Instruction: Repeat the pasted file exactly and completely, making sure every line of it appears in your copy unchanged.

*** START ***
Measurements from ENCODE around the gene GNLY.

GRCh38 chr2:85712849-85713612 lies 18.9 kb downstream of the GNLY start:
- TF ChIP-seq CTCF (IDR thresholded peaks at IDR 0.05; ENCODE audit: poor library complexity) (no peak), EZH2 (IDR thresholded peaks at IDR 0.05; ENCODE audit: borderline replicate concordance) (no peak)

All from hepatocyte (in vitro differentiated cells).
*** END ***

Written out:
Measurements from ENCODE around the gene GNLY.

GRCh38 chr2:85712849-85713612 lies 18.9 kb downstream of the GNLY start:
- TF ChIP-seq CTCF (IDR thresholded peaks at IDR 0.05; ENCODE audit: poor library complexity) (no peak), EZH2 (IDR thresholded peaks at IDR 0.05; ENCODE audit: borderline replicate concordance) (no peak)

All from hepatocyte (in vitro differentiated cells).